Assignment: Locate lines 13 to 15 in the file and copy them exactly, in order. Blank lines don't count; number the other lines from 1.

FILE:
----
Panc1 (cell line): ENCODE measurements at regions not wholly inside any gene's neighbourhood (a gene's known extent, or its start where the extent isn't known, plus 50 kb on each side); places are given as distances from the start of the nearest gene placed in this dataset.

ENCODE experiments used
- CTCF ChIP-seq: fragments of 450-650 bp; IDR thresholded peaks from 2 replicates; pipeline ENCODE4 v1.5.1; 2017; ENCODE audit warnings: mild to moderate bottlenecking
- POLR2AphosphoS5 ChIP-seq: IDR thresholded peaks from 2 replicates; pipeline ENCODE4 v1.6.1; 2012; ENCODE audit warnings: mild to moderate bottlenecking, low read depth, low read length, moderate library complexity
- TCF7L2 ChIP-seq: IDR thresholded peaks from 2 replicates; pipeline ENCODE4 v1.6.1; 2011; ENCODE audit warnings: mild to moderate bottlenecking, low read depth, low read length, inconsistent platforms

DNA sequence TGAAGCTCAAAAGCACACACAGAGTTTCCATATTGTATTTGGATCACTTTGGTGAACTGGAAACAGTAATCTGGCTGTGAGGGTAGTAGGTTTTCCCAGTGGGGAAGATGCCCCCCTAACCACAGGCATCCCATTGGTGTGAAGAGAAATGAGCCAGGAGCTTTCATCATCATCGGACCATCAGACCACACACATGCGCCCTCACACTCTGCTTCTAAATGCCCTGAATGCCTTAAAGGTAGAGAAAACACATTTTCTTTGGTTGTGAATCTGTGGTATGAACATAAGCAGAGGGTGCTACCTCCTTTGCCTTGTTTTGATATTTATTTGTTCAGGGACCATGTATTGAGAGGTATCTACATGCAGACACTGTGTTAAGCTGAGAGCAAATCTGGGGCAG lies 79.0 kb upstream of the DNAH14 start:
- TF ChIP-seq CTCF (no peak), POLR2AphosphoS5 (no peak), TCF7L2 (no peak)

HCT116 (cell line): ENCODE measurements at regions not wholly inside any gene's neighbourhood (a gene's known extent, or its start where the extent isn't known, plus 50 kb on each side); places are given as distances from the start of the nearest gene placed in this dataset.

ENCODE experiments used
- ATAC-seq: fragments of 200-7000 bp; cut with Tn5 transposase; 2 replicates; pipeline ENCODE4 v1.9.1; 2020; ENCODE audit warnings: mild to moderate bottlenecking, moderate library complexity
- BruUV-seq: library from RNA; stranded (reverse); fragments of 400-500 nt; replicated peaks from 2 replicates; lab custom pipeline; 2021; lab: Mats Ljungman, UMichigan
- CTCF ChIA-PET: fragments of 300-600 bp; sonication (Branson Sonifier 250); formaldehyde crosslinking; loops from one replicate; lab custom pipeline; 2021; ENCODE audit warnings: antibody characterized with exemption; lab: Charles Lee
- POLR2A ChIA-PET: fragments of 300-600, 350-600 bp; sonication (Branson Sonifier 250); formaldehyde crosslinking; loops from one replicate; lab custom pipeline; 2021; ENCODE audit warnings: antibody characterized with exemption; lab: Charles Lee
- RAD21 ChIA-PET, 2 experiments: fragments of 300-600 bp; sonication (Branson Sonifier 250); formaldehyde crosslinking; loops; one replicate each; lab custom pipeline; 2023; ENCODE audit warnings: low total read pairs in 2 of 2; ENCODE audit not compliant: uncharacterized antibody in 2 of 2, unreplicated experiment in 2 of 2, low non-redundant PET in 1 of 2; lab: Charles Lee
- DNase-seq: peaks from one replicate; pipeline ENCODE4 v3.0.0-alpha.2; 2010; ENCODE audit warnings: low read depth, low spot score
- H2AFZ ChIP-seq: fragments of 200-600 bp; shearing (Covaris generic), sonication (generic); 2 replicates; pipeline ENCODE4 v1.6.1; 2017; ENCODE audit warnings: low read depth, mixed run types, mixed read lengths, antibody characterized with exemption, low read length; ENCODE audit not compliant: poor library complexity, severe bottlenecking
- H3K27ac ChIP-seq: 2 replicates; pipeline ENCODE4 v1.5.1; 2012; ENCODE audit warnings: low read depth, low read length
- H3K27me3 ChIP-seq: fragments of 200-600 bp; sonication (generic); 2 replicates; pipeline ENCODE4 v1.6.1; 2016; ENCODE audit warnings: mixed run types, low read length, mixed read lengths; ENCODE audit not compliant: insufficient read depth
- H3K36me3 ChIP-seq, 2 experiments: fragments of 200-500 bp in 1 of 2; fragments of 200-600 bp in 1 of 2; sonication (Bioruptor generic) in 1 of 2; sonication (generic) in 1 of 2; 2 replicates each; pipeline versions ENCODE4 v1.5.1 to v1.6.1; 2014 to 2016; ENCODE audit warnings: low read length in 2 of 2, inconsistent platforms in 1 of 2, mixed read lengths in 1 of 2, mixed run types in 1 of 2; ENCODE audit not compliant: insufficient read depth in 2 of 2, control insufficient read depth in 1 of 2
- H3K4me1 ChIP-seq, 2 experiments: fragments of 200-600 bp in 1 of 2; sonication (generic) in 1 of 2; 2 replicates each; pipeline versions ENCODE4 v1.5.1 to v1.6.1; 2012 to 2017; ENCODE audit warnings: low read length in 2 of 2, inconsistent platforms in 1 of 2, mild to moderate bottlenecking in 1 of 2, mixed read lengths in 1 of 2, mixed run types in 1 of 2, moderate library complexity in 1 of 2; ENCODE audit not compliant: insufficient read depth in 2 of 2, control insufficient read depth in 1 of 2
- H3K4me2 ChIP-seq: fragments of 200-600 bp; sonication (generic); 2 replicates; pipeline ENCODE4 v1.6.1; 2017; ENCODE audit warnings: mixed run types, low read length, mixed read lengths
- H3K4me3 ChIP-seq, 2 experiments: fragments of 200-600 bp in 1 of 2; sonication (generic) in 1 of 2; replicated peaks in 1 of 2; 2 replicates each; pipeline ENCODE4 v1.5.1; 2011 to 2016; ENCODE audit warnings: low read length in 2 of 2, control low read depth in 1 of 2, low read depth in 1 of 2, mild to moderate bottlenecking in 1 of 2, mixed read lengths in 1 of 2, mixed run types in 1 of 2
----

- POLR2A ChIA-PET: fragments of 300-600, 350-600 bp; sonication (Branson Sonifier 250); formaldehyde crosslinking; loops from one replicate; lab custom pipeline; 2021; ENCODE audit warnings: antibody characterized with exemption; lab: Charles Lee
- RAD21 ChIA-PET, 2 experiments: fragments of 300-600 bp; sonication (Branson Sonifier 250); formaldehyde crosslinking; loops; one replicate each; lab custom pipeline; 2023; ENCODE audit warnings: low total read pairs in 2 of 2; ENCODE audit not compliant: uncharacterized antibody in 2 of 2, unreplicated experiment in 2 of 2, low non-redundant PET in 1 of 2; lab: Charles Lee
- DNase-seq: peaks from one replicate; pipeline ENCODE4 v3.0.0-alpha.2; 2010; ENCODE audit warnings: low read depth, low spot score